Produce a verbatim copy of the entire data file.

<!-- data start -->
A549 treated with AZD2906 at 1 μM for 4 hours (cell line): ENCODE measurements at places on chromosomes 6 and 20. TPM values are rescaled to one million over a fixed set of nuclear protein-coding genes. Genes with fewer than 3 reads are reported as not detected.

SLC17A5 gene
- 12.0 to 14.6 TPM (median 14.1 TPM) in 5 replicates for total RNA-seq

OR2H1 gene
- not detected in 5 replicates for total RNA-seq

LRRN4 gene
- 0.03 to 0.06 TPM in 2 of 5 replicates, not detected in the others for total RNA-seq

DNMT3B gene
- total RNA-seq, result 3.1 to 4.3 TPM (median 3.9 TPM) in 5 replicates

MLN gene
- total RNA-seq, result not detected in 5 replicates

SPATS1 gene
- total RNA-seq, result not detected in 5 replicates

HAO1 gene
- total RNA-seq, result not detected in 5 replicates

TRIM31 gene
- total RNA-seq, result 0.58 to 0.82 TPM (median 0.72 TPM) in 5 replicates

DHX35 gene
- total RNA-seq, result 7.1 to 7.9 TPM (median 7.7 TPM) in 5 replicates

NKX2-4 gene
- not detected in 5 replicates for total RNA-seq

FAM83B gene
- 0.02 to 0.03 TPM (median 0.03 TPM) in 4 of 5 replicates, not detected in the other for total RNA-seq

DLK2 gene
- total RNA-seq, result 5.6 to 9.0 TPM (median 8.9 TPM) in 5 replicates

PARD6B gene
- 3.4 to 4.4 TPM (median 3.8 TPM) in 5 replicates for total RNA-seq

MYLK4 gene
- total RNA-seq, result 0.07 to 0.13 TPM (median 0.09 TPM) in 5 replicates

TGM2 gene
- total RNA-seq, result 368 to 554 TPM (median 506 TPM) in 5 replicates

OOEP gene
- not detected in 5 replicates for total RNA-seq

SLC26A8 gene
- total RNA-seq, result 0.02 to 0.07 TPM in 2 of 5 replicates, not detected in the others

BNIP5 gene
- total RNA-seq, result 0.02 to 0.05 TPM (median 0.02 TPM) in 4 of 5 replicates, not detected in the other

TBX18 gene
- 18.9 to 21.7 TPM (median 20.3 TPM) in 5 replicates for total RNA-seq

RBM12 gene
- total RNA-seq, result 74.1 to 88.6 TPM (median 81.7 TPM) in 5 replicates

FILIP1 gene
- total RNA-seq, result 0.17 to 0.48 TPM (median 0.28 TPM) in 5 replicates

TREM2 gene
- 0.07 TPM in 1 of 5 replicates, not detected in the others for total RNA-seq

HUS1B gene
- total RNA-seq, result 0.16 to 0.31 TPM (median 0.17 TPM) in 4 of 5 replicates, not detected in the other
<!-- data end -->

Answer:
A549 treated with AZD2906 at 1 μM for 4 hours (cell line): ENCODE measurements at places on chromosomes 6 and 20. TPM values are rescaled to one million over a fixed set of nuclear protein-coding genes. Genes with fewer than 3 reads are reported as not detected.

SLC17A5 gene
- 12.0 to 14.6 TPM (median 14.1 TPM) in 5 replicates for total RNA-seq

OR2H1 gene
- not detected in 5 replicates for total RNA-seq

LRRN4 gene
- 0.03 to 0.06 TPM in 2 of 5 replicates, not detected in the others for total RNA-seq

DNMT3B gene
- total RNA-seq, result 3.1 to 4.3 TPM (median 3.9 TPM) in 5 replicates

MLN gene
- total RNA-seq, result not detected in 5 replicates

SPATS1 gene
- total RNA-seq, result not detected in 5 replicates

HAO1 gene
- total RNA-seq, result not detected in 5 replicates

TRIM31 gene
- total RNA-seq, result 0.58 to 0.82 TPM (median 0.72 TPM) in 5 replicates

DHX35 gene
- total RNA-seq, result 7.1 to 7.9 TPM (median 7.7 TPM) in 5 replicates

NKX2-4 gene
- not detected in 5 replicates for total RNA-seq

FAM83B gene
- 0.02 to 0.03 TPM (median 0.03 TPM) in 4 of 5 replicates, not detected in the other for total RNA-seq

DLK2 gene
- total RNA-seq, result 5.6 to 9.0 TPM (median 8.9 TPM) in 5 replicates

PARD6B gene
- 3.4 to 4.4 TPM (median 3.8 TPM) in 5 replicates for total RNA-seq

MYLK4 gene
- total RNA-seq, result 0.07 to 0.13 TPM (median 0.09 TPM) in 5 replicates

TGM2 gene
- total RNA-seq, result 368 to 554 TPM (median 506 TPM) in 5 replicates

OOEP gene
- not detected in 5 replicates for total RNA-seq

SLC26A8 gene
- total RNA-seq, result 0.02 to 0.07 TPM in 2 of 5 replicates, not detected in the others

BNIP5 gene
- total RNA-seq, result 0.02 to 0.05 TPM (median 0.02 TPM) in 4 of 5 replicates, not detected in the other

TBX18 gene
- 18.9 to 21.7 TPM (median 20.3 TPM) in 5 replicates for total RNA-seq

RBM12 gene
- total RNA-seq, result 74.1 to 88.6 TPM (median 81.7 TPM) in 5 replicates

FILIP1 gene
- total RNA-seq, result 0.17 to 0.48 TPM (median 0.28 TPM) in 5 replicates

TREM2 gene
- 0.07 TPM in 1 of 5 replicates, not detected in the others for total RNA-seq

HUS1B gene
- total RNA-seq, result 0.16 to 0.31 TPM (median 0.17 TPM) in 4 of 5 replicates, not detected in the other